Thursday, 10 June 2010

New deputy speakers

The good thing about John Burcow's election and re-appointment as speaker of the House of Commons is that a strongly pro-abortion politician became non-partisan. He cannot take part in debates or vote on any issue (unless there is a tie) and has an obligation to be impartial. The Rt Hon Burcow has been an outspoken pro-abortionist and supported the Human Fertilisation and Embryology Bill. It is good that he is now effectively "nutralised".

On Tuesday, the three deputy leaders of the House of Commons for the new parliament were elected. These stand in for the speaker when he is busy with other things or is on leave. One of the new deputies is Dawn Primarolo. The fact that she has been "neutralised" is great news.

Ms Primarolo was the minister in charge of that hideous Human Fertilisation and Embryology (HFE) Bill that removed the need for a father, legalised the creation of human/animal hybrid embryos and widened the scope for human embryonic experimentation. As I reported at the time, she claimed that the bill was "a handshake" between science and ethics.

The MP for Bristol South is also pro-abortion, voting against all amendments to lower the time limit for abortion (even thought, as I've said many times, these proposals were the wrong way to go in attempting to restrict the Abortion Act). The fact that she will no longer be able to vote on these issues (unless there is a tie when she is in the chair) confirms that there is one less pro-abortion member of parliament who can have their say.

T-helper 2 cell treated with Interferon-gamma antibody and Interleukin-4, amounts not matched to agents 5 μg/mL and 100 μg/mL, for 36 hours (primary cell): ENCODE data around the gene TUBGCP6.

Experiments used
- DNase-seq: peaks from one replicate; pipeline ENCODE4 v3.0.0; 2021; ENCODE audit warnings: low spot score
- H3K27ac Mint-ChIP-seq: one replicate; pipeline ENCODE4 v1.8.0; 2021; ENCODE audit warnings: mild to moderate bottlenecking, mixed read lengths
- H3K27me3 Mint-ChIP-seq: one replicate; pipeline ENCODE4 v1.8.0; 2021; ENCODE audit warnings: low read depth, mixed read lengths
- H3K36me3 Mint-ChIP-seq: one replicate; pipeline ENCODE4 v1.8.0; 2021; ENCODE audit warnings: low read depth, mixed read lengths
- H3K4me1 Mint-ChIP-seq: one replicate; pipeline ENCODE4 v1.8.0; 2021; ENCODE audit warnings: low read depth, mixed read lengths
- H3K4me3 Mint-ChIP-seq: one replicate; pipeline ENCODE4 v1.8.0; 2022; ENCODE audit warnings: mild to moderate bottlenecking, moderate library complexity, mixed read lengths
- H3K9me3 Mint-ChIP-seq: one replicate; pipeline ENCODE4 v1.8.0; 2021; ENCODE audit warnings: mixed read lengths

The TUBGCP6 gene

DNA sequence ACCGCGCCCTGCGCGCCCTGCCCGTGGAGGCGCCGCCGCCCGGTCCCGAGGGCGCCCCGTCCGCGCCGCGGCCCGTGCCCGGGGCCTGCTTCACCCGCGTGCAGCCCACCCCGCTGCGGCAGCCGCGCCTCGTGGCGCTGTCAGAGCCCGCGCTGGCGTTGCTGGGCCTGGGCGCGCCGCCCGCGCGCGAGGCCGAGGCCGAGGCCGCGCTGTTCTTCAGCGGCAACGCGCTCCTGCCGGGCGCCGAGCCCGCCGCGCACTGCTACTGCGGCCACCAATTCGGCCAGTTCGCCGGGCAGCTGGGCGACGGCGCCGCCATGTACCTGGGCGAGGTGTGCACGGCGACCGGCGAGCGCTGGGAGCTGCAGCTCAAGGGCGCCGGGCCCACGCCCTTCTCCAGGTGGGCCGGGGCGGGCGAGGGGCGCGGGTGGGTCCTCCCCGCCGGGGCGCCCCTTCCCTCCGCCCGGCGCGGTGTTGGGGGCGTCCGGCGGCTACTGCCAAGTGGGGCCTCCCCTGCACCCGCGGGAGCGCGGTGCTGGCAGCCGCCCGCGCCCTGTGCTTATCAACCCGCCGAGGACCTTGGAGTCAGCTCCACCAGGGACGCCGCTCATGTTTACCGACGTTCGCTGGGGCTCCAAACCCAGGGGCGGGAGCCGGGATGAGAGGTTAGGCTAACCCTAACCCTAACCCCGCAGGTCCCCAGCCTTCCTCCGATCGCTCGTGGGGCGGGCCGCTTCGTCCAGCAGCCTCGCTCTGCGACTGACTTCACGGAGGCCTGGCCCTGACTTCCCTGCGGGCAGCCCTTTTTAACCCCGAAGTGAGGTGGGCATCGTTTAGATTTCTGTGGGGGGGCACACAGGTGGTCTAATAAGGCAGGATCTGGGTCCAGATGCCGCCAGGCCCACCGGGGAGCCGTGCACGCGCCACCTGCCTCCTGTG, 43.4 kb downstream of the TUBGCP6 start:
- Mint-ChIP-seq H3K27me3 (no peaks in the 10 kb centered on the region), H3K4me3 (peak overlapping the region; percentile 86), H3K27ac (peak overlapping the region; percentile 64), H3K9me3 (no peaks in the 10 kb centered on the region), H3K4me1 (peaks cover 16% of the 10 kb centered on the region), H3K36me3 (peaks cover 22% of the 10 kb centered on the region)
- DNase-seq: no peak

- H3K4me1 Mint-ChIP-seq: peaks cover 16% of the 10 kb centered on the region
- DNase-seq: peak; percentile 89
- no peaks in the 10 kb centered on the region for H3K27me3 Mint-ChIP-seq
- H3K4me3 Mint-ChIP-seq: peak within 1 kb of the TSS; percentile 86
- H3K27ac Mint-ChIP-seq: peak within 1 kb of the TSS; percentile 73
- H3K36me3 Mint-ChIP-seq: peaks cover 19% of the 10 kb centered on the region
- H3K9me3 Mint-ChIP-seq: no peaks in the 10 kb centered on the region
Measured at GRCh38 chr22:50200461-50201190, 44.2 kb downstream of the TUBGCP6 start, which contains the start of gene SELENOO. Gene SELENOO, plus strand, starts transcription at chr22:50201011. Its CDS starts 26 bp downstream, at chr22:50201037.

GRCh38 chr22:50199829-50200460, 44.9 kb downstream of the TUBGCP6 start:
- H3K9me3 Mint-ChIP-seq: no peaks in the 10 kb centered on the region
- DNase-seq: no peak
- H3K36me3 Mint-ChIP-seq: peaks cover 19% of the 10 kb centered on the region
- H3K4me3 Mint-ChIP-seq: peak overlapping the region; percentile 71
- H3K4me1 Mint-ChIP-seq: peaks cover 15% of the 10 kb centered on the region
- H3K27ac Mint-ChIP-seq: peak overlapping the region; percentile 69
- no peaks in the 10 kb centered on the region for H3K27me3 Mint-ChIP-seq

However, another new deputy speaker, Nigel Evans, appears to be a loss to the pro-life lobby. He was one of only 72 MPs that voted for a reduction in the time limit to 12 weeks, indicating he is sympathetic. In addition, the winner of the deputy speaker election, Chorley MP Lindsay Hoyle, also appears to be a loss. He was a rebel on the Mental Capacity Bill and even called for a free vote on the clauses that legalised euthanasia by omission. He also voted against several aspects of the HFE Bill and wrote to the Prime Minister to ask for a free vote. However, he did not vote for the 12 week clause.
I qualify my observations by saying I don't have any detailed knowledge of these two MPs views on the all important life issues (please leave comments if you know anything more).

Since 1801, there have been only 49 instances of tied divisions. Interestingly, however, one of the last occasions came on 21 June 1990, on an amendment to the Human Fertilisation and Embryology Bill. If it comes to that sort of scenario again, I think we've got a better chance with Evans and Hoyle than Primarolo and Burcow.

1 comment:

Leonardo de la Paor said...
This comment has been removed by a blog administrator.